Ban Ki-moon's speeches

Opening remarks at joint press conference with Foreign Minister Manuel Gonzalez Sanz of the Republic of Costa Rica

Secretary-General Ban Ki-moon, San Jose (Costa Rica), 30 July 2014

Estoy muy feliz de estar en Costa Rica.

Es un placer para mi realizar mi primer viaje a Costa Rica como Secretario General y estar en su hermoso pais.

Since arriving this morning, I have met with President [Luis Guillermo] Solís and Foreign Minister [Manuel] González. We discussed security in Central America, the Millennium Development Goals, the post-2015 development agenda, climate change, and many other issues relating to disarmament and peace and security.

I had the extraordinary honor of addressing the judges of the Inter-American Court of Human Rights.

I have invited His Excellency President Solis to the Climate Summit which I am going to convene on 23 September. I am delighted that he confirmed that he will attend.

We also discussed the plight of migrants, especially unaccompanied children. Beyond Costa Rica, tens of thousands of Central American children are vulnerable and suffering at the hands of traffickers. On this World Day against Trafficking in Persons, I repeat my call on countries of origin, transit and destination to urgently protect the lives and safety of migrant children.

I applaud Costa Rica’s leadership in fostering peace, sustainable development and social inclusion.

For decades, Costa Rica has led the world in avoiding wasteful military spending. This country boldly invested instead in universal health and education. The result is less inequality and greater social peace. At the same time, I understand the Government and people aspire to better results.

I am heartened by the Government’s recent efforts to end discrimination. I welcome steps taken to promote intercultural dialogue with indigenous peoples. I praise moves towards recognizing the equal rights of all people regardless of ethnicity, sexual orientation, gender identity or other differences. I was pleased to learn that recently, President Solís raised the diversity flag for the first time in the Presidential House.

I also encourage a stronger push to end violence against women – building on the impressive successes in ensuring their equal participation in decision-making.

I will meet with indigenous representatives today. Their full participation in decision-making is essential. The United Nations is working closely with Costa Rica for greater progress.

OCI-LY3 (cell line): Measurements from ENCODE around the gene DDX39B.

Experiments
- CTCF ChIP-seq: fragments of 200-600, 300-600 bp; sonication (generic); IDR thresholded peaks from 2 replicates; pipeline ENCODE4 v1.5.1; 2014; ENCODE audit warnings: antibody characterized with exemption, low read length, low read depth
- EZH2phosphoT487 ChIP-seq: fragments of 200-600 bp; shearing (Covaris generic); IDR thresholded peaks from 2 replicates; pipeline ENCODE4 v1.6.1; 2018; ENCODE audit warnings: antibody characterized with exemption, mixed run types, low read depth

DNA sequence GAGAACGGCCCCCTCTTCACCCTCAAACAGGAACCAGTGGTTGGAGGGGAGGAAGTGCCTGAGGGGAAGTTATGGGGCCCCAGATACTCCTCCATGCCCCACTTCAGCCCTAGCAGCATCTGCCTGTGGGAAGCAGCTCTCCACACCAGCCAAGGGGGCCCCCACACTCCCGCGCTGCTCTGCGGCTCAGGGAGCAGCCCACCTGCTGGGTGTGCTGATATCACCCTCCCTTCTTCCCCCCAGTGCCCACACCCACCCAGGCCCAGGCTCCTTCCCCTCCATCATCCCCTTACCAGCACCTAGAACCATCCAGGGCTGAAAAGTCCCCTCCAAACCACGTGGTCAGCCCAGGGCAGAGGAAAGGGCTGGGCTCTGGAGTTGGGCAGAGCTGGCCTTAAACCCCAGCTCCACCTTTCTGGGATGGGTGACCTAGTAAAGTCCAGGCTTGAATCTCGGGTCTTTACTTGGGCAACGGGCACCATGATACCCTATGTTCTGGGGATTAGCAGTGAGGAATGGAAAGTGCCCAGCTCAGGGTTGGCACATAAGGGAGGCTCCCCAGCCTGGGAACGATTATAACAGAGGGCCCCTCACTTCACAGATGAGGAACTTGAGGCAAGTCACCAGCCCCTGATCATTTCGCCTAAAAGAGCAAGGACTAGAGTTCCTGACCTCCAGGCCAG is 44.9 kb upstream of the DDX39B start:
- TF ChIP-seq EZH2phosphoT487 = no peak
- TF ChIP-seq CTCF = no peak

Costa Rica plays an important global role in promoting disarmament – including on the adoption of the landmark Arms Trade Treaty.

I am grateful to Costa Rica for hosting the meeting of the States Party to the Convention on Cluster Munitions next September [to be] held in San José. This is one more example of this country's commitment to international peace and stability.

Our world is interconnected. We have a responsibility to address threats to people wherever they occur.

The terrible conflict in Gaza has now entered into its fourth week. Despite repeated appeals, violence, destruction and human suffering show no signs of abating.

Over 1,200 Palestinians have been killed – the vast majority of them civilians, including hundreds of children.

Thousands more have been injured. Nearly 220,000 have fled their homes to UNRWA shelters.

The last 48 hours have brought even more suffering.

Just this morning, a UN shelter, the Jabalia Elementary Girls School, was repeatedly shelled by – from all accounts – Israeli artillery.

Women and children were asleep in what they had been assured was the safest place.

Reports indicate at least 16 civilians were killed and many more injured.

I condemn this attack in the strongest possible terms.

Nothing – nothing – justifies such horror.

The coordinates of the school, like all UN facilities, were repeatedly communicated to the Israeli Defence Forces.

Yesterday we also saw, for the third time during the conflict, the discovery of munitions at an abandoned UNRWA school. I want to stress those were abandoned facilities.

Today also witnessed an unconscionable attack on a market reportedly killing another 17 people during a so-called four-hour humanitarian pause.

I demand that all parties immediately respect UN premises.

These are serious violations of international law; the perpetrators of these violations must be held to account.

United Nations shelters must be safe zones not combat zones.

I am also deeply troubled by the targeting of the Gaza power station which supplies electricity and water. This attack raises deep concerns about sanitation conditions and possible spread of disease on a massive scale.

I repeat my urgent call for an unconditional and extendable humanitarian ceasefire.

In the name of our common humanity the fighting must stop now.

Thank you.

Muchas gracias.